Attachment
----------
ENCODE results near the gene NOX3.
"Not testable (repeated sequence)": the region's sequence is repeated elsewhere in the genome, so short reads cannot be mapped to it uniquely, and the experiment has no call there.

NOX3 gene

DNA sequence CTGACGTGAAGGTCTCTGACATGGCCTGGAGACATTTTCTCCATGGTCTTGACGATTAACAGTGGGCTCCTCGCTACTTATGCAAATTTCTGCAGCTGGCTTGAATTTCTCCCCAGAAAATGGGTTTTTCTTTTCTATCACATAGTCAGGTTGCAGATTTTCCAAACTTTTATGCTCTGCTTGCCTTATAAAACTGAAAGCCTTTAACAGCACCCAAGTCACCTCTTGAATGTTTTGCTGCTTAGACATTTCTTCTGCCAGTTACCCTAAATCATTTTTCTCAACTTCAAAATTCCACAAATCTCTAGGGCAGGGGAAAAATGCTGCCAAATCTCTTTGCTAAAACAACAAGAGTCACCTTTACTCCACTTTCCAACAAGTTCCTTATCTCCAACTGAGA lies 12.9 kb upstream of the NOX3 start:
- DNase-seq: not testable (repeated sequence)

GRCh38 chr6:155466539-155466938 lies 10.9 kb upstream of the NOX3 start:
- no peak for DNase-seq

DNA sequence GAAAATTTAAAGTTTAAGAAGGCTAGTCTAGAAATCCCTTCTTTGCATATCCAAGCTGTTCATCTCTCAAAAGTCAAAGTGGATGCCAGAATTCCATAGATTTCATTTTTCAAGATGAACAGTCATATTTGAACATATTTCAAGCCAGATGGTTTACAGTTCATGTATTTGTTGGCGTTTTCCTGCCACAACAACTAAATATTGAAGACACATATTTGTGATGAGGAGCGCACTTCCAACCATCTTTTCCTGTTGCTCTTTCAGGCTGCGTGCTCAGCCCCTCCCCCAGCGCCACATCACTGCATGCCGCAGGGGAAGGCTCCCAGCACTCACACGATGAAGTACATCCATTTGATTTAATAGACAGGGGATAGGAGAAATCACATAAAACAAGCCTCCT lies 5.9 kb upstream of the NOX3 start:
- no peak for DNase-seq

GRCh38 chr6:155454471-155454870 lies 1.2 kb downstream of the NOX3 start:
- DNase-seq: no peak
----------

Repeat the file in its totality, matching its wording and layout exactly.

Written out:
ENCODE results near the gene NOX3.
"Not testable (repeated sequence)": the region's sequence is repeated elsewhere in the genome, so short reads cannot be mapped to it uniquely, and the experiment has no call there.

NOX3 gene

DNA sequence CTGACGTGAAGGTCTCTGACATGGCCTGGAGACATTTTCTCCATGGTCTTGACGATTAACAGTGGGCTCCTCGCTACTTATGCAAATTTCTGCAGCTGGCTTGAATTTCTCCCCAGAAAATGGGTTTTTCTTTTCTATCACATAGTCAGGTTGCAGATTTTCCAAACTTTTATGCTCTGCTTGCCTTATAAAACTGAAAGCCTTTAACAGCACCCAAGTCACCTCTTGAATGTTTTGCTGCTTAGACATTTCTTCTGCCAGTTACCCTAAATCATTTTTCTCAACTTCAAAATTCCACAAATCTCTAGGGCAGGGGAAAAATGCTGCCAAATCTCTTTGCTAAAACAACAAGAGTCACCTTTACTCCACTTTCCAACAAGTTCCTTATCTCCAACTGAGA lies 12.9 kb upstream of the NOX3 start:
- DNase-seq: not testable (repeated sequence)

GRCh38 chr6:155466539-155466938 lies 10.9 kb upstream of the NOX3 start:
- no peak for DNase-seq

DNA sequence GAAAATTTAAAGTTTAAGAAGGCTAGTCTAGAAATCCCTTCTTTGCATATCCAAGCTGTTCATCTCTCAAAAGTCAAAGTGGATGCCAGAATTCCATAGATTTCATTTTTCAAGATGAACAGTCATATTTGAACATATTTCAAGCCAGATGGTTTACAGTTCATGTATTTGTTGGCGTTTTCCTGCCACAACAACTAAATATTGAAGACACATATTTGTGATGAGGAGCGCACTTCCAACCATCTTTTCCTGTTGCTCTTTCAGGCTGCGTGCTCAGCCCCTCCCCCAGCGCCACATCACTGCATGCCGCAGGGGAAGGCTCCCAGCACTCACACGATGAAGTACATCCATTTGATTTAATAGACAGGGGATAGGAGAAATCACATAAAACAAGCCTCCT lies 5.9 kb upstream of the NOX3 start:
- no peak for DNase-seq

GRCh38 chr6:155454471-155454870 lies 1.2 kb downstream of the NOX3 start:
- DNase-seq: no peak